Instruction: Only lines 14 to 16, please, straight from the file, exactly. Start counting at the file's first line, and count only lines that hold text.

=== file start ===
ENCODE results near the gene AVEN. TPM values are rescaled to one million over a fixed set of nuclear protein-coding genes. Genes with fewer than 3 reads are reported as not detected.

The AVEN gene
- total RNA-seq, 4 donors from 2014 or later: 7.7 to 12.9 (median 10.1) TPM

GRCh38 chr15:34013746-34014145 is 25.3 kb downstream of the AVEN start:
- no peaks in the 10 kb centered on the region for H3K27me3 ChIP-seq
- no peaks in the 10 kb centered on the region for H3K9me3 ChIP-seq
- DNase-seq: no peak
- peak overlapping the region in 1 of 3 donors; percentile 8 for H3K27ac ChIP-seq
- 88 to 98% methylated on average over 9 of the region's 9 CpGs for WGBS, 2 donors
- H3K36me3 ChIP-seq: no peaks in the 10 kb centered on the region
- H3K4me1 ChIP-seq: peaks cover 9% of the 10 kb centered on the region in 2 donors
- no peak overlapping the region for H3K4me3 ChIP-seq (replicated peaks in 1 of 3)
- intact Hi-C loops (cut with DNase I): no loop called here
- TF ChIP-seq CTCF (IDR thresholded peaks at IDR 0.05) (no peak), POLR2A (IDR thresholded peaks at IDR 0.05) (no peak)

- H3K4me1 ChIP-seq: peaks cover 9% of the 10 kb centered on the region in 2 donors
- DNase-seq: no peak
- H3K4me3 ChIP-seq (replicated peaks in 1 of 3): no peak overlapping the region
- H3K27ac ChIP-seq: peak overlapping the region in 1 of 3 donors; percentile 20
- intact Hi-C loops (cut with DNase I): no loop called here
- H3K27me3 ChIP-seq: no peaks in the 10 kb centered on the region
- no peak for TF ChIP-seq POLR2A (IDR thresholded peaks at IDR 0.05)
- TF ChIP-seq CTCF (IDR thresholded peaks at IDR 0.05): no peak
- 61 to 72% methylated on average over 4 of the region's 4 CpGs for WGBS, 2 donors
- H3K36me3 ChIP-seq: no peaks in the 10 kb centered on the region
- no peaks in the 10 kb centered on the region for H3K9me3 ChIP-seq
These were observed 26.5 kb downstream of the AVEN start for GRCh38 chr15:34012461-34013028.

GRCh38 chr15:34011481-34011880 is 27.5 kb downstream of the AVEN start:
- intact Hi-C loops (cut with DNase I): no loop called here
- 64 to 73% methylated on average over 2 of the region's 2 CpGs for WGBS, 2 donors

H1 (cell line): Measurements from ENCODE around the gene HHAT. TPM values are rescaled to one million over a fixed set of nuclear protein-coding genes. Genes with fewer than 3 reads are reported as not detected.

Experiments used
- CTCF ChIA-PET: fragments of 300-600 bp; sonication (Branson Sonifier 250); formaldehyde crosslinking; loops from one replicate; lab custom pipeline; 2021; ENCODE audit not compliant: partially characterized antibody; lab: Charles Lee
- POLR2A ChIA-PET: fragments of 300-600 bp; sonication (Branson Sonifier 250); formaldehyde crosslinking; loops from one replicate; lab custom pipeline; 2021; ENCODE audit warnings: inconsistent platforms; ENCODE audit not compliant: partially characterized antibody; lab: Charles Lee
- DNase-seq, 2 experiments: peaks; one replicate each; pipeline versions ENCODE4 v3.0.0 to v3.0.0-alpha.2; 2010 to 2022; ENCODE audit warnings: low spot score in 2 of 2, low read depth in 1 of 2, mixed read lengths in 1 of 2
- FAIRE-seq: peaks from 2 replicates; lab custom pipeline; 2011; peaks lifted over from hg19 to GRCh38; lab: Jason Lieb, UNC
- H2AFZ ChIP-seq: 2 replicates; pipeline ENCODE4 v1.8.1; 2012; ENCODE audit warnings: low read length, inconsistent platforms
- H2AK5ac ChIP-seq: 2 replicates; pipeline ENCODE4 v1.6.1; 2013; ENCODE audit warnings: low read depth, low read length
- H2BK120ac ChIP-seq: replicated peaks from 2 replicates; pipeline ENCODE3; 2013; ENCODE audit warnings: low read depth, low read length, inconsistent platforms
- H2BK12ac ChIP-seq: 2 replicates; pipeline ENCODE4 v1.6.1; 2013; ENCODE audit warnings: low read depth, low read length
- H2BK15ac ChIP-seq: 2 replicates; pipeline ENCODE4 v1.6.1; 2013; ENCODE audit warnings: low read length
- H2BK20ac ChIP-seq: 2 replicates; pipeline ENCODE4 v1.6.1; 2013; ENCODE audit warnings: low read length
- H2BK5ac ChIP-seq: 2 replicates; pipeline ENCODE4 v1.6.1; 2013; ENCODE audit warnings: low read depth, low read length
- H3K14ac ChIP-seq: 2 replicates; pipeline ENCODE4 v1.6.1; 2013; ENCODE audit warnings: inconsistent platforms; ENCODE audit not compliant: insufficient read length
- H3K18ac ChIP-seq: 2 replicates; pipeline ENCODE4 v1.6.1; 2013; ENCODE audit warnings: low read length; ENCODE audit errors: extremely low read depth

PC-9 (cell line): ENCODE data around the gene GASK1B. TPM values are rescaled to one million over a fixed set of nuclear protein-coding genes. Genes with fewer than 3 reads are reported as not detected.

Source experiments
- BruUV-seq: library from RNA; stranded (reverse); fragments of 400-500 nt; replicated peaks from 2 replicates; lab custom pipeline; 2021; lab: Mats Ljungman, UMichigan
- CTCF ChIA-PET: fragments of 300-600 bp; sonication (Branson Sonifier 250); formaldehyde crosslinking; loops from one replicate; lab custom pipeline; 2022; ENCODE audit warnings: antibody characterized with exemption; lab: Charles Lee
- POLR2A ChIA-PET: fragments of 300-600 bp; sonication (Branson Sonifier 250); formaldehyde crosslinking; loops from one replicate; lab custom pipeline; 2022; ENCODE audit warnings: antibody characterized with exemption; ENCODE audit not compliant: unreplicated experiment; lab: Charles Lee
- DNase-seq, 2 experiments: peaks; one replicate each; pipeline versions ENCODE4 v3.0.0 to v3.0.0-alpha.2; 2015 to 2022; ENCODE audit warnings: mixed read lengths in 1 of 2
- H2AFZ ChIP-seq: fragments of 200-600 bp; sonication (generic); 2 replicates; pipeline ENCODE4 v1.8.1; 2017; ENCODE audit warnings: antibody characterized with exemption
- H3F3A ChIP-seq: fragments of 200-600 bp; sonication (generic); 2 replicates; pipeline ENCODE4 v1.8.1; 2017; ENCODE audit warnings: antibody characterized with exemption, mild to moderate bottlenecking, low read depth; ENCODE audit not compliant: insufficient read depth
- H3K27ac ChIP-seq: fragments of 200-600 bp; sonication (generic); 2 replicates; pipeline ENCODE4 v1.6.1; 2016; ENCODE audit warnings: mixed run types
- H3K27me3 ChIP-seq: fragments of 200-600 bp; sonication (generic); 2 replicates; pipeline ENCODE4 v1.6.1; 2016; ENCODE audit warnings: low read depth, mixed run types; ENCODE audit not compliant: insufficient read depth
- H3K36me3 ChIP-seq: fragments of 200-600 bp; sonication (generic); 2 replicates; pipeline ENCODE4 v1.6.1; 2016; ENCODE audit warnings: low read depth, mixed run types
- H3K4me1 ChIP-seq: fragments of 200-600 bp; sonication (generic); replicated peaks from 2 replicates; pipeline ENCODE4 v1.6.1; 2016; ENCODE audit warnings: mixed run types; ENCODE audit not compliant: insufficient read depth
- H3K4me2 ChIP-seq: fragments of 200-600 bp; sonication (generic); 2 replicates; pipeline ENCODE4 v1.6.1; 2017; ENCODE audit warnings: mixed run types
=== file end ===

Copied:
- TF ChIP-seq CTCF (IDR thresholded peaks at IDR 0.05) (no peak), POLR2A (IDR thresholded peaks at IDR 0.05) (no peak)

- H3K4me1 ChIP-seq: peaks cover 9% of the 10 kb centered on the region in 2 donors
- DNase-seq: no peak